College Educators Worried Their Online Lectures May Be Exposed By Conservatives
A conservative news website that tries to expose liberal bias on college campuses posted a series of tweets from college professors who fear their lectures will become fodder on conservative websites.
Due to the outbreak of COVID-19, many college classes are being moved on to the internet via online courses.
One college educator took to Twitter to warn professors that their lectures could end up on “right wing sites.”
Campus Reform posted screen shots of a tweet by Emily Farris, an associate professor at Texas Christian University, as well as other educators responding to Farris' warning.
The tweet stated, “If you are recording a lecture on anything controversial, be prepared for right wing sites to ask students to share it.”
Farris’ Twitter account is now protected.
Campus Reform posted Twitter comments of other college educators who responded to Farris’ post.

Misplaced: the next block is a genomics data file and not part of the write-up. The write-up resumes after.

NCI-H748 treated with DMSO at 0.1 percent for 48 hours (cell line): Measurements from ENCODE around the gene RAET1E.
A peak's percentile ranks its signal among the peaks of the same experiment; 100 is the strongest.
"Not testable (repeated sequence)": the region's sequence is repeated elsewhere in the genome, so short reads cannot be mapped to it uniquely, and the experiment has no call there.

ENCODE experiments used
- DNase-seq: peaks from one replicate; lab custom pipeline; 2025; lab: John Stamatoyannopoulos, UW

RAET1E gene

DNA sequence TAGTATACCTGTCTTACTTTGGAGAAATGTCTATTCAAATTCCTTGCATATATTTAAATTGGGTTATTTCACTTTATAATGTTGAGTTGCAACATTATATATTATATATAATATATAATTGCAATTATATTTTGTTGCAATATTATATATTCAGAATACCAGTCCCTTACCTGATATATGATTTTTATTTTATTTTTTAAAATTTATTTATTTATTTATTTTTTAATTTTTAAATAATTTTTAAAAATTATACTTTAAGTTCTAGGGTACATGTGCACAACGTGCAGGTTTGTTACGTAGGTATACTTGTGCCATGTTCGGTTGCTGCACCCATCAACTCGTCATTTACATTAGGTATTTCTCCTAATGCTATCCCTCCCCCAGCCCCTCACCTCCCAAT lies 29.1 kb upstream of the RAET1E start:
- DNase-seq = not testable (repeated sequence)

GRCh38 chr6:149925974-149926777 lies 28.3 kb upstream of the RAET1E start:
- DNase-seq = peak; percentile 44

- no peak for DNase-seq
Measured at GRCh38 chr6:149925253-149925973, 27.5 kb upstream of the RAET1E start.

Christen Rexing, LaSalle University Assistant Professor of Public Health, tweeted, “Oh boy, did not know this was an option.”
Rexing brought up topics professors discuss such as gun safety, women’s health and elections.
“Seems like flood gates could open,” she tweeted.
Stephanie Shady, a University of North Carolina political science graduate student, tweeted, "Annnnd I just realized that the second half of my course focuses on public opinion towards and politicization of immigration. This will be interesting."
Jeffrey Lax, a Columbia University political science professor, tweeted, “I’ve been thinking about that.”
Lax questioned if students could record the lectures.
Other people commenting gave tips on how to make the lectures hard to find.
One commenter tweeted that the professors could post their lectures on YouTube as “unlisted” so they wouldn’t pop up in an online search and the only way people could view the video was if they had a direct link.
Another commenter suggested professors ask their colleges if they have Google Education Suite. That would limit access to the lectures to only students.